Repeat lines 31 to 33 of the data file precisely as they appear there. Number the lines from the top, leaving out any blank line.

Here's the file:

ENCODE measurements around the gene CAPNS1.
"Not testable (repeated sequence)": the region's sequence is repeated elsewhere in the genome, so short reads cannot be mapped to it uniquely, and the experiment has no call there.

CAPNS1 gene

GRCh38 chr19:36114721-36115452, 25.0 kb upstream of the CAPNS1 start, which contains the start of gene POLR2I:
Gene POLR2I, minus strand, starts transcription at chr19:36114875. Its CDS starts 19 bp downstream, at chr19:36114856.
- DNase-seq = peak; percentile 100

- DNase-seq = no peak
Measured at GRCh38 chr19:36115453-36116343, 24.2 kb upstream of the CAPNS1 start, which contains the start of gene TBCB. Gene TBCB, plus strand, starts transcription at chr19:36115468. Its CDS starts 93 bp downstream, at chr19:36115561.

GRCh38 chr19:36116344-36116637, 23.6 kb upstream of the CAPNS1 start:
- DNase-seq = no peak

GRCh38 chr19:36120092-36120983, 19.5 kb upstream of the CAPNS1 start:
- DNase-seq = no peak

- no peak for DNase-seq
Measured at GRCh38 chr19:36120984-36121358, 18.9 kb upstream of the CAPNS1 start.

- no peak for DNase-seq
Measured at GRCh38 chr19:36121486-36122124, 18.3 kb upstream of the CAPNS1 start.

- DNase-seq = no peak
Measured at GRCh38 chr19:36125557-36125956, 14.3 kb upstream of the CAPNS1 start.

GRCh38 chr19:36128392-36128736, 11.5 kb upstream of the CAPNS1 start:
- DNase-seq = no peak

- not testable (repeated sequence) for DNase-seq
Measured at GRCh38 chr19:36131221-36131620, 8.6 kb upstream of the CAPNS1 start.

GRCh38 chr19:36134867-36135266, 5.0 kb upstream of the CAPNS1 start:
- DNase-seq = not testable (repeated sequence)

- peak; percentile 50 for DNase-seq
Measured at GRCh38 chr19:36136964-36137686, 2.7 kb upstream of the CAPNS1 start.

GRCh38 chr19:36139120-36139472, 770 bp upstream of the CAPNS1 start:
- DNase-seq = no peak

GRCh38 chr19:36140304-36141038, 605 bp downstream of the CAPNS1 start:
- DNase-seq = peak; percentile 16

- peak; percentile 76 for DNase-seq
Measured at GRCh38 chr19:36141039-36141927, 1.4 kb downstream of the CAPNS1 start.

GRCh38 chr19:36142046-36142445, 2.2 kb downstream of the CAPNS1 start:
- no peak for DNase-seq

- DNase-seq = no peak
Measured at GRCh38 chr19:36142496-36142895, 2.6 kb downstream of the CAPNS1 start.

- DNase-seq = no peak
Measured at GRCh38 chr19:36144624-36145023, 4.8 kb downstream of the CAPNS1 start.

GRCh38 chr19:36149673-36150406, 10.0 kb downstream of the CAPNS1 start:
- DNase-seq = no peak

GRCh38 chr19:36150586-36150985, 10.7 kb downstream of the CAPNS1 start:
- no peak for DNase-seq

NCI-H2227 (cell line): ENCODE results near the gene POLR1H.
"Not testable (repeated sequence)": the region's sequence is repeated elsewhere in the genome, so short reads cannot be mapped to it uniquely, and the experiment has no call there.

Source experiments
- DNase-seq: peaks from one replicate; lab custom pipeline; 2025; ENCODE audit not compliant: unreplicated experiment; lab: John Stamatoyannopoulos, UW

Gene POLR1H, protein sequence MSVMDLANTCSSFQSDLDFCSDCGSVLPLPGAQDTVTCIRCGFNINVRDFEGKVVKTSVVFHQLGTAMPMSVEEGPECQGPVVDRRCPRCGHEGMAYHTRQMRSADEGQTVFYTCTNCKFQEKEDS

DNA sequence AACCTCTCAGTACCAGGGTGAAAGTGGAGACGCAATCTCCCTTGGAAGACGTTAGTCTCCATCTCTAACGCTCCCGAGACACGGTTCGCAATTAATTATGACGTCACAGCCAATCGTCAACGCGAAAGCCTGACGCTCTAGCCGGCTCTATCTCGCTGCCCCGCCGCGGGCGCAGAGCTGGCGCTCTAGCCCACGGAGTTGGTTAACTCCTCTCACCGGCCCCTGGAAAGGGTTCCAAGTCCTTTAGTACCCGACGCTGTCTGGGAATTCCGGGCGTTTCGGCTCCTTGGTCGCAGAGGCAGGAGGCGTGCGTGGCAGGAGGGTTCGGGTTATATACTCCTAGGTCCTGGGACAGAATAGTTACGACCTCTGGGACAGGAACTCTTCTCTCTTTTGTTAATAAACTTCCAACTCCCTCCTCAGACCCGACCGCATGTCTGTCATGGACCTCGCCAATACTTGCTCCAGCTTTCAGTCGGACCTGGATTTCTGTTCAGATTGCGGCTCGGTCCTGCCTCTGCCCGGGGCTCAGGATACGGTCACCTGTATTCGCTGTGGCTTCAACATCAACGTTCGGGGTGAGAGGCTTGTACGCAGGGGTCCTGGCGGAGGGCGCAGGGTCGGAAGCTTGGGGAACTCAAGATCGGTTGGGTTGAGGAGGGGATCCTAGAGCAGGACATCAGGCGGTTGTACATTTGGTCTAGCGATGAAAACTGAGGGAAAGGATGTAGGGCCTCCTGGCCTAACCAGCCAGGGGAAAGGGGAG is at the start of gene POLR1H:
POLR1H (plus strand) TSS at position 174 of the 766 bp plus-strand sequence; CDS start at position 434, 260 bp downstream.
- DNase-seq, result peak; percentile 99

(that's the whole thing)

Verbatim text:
- peak; percentile 76 for DNase-seq
Measured at GRCh38 chr19:36141039-36141927, 1.4 kb downstream of the CAPNS1 start.

GRCh38 chr19:36142046-36142445, 2.2 kb downstream of the CAPNS1 start: